Home > prose and poetry > good morning / the blonde and the brunette

good morning / the blonde and the brunette

Outtakes. B-sides. Demos. Whatever you want to call them.

“Good Morning”
I am woken up by the sound of a dull thud right beside my bed. I roll over and there, on the floor, is my roommate: sprawled out and cringing, groaning and cursing. I deduce, in my half-asleep state, that he fell from the top bunk which he calls his. Wouldn’t be the first time, yet he still insists on sleeping there. I never understood why.

I roll back onto my left side, facing the wall, and try to get some more sleep, ignoring the obviously pained human being lying on the hardwood floor beside me. Cold-hearted, perhaps, but I’m not in the mood to deal with him. A man needs his sleep.

It’s then, just as I begin to fall asleep again, that I notice the smell of dried-up jism somewhere on my sheets.

That unmistakable, instantly identifiable, all-too-familiar smell.

I know that I didn’t have a wet dream last night—but I check to be sure nonetheless—and I began to wonder where it came from. Perhaps my roommate masturbated during the night, but it shouldn’t have gotten onto my sheets. And, last I checked, jism did not rain down from the sky.

I roll over onto my back and happen notice a hole in my roommate’s mattress, situated perfectly above my head, in between the wooden boards supporting him and his cum-stained mattress. A hole, I assume, just the right size for his penis.

I get up out of bed and punch my roommate in the face.

“The Blonde and the Brunette”
She’s dressed in a Louise Cyphre t-shirt and tight jeans. The beret on her head covering her short black hair makes her stand out from the mass of baseball cap-wearing youths that crowd the city streets.

Sitting in front of her is a blonde, skinny, wearing a dark grey sweater and loose-fitting jeans, staring out the window at the busy sidewalk outside of the small cafe they are in.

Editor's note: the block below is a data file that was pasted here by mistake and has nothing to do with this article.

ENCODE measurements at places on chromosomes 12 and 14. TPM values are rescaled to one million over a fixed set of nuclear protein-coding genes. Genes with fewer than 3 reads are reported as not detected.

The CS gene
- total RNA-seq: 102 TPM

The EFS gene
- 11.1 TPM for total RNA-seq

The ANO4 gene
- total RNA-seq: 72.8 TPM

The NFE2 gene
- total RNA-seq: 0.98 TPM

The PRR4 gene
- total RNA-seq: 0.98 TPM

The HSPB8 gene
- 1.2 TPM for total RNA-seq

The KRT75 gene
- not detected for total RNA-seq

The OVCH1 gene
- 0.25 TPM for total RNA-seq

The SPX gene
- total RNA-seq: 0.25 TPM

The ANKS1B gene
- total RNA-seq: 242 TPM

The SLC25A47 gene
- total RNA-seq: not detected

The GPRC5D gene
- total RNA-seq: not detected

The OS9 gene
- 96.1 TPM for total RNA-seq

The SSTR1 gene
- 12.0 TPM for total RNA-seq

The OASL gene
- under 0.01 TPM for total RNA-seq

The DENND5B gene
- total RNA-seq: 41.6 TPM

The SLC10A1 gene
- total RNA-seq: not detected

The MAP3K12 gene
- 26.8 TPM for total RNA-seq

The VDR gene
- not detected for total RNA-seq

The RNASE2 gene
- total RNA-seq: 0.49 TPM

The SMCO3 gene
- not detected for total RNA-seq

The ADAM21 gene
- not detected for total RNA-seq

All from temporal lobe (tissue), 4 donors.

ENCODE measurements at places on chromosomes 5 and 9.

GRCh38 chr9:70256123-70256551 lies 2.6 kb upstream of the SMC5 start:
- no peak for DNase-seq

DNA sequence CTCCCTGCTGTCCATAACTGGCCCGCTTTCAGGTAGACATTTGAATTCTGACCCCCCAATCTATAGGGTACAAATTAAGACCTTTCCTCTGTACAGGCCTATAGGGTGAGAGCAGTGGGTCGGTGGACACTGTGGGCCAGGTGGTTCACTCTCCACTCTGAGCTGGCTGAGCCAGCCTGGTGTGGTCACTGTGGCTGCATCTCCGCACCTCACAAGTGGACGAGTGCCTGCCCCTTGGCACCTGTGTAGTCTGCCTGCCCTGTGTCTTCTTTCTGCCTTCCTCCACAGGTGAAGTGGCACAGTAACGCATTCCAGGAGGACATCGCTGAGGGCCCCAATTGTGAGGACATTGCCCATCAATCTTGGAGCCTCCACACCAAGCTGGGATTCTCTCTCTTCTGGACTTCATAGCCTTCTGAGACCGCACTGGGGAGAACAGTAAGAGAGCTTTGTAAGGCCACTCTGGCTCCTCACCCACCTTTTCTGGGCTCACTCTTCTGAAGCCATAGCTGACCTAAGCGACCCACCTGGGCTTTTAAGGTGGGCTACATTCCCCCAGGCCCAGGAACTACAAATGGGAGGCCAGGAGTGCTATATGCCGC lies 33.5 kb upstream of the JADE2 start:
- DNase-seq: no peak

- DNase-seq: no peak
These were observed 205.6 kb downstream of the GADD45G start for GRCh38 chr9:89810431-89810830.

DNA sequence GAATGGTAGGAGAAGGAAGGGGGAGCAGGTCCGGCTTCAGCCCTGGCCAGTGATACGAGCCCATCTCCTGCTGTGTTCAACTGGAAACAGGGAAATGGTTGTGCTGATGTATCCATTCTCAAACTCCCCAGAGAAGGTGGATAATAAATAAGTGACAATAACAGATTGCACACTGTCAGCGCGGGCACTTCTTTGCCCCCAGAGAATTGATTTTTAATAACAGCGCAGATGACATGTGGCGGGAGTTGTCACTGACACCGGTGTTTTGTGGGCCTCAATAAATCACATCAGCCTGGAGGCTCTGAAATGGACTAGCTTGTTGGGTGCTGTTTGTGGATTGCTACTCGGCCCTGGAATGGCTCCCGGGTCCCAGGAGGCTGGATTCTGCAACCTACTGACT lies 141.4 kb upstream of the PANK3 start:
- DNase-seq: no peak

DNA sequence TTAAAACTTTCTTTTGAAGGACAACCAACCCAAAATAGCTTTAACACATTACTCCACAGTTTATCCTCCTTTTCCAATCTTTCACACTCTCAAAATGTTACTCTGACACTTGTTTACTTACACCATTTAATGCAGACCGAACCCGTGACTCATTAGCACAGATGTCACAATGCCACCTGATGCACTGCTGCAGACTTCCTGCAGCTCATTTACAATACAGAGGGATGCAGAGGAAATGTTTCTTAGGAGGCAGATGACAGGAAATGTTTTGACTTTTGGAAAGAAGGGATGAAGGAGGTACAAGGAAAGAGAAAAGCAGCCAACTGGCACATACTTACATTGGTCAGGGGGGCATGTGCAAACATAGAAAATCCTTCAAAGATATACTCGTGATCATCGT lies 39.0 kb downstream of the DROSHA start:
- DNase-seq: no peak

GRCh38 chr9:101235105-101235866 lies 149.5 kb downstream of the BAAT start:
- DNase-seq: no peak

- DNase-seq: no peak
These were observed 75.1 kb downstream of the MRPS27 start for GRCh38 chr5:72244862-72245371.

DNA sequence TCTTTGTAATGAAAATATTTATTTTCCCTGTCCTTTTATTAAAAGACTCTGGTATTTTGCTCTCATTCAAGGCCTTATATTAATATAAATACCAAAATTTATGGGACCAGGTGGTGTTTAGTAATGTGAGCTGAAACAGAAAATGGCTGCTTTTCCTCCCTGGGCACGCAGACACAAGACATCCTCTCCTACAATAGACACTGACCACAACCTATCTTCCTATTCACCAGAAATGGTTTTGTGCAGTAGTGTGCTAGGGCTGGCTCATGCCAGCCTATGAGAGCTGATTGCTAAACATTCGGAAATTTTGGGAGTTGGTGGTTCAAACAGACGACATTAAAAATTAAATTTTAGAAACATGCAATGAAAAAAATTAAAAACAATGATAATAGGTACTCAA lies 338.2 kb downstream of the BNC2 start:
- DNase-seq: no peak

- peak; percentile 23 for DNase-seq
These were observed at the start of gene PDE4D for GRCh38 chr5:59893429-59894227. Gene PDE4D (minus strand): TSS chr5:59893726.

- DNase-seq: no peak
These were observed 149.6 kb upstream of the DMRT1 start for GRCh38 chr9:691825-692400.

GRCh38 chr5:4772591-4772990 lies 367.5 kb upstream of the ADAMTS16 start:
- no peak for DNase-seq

Two steaming-hot cups of coffee are on the table, but both of them pay as much attention to their respective cups as they do to the waitress when she sets them on the table: that is, to say, none at all.

The brunette alternates between staring at the blonde and looking at the hot cup of coffee in front of her; the blonde keeps staring through the glass, watching the ceaseless hustle and bustle of the city. The aroma of coffee, thick in the air, freely mingles with a heavy black cloud of unsaid words and unrequited feelings, hanging directly over their heads.

The brunette constructs perfect sentences in her head, but when she opens her mouth she finds that those very same sentences just flow out soundlessly past her vocal chords and into the atmosphere.

She is disheartened, but the blonde pays no attention to her.

An old man begins complaining about his coffee, his raised voice booms throughout the small cafe: one would not expect such a frail old man to still possess such a commanding voice. The girls turn towards the old man and watch the scene. A young, inexperienced waitress, no doubt sent over by the manager as a cruel joke, has to face the full wrath of the old man’s tantrum.

Eventually the other patrons begin to lose interest and return to their own business.

The two girls return to what they were doing before.

And the black cloud still hangs over them.

Categories: prose and poetry
  1. marmadukes
    Jul 2, 2008 at 21:24

    hey, im malaysian and 18 too, though im a girl. also an aspiring writer. well, sortof.

    so i stumbled upon your profile while i was browsing last.fm and all i have to say is that is that i love the way you write very much. i am overcome with jealousy.

  2. azzief
    Jul 3, 2008 at 03:47

    well thanks, yeah.

    also, while some sort of jealousy is good, don’t let it get you down. and stuff.

    (speaking from experience, that.)

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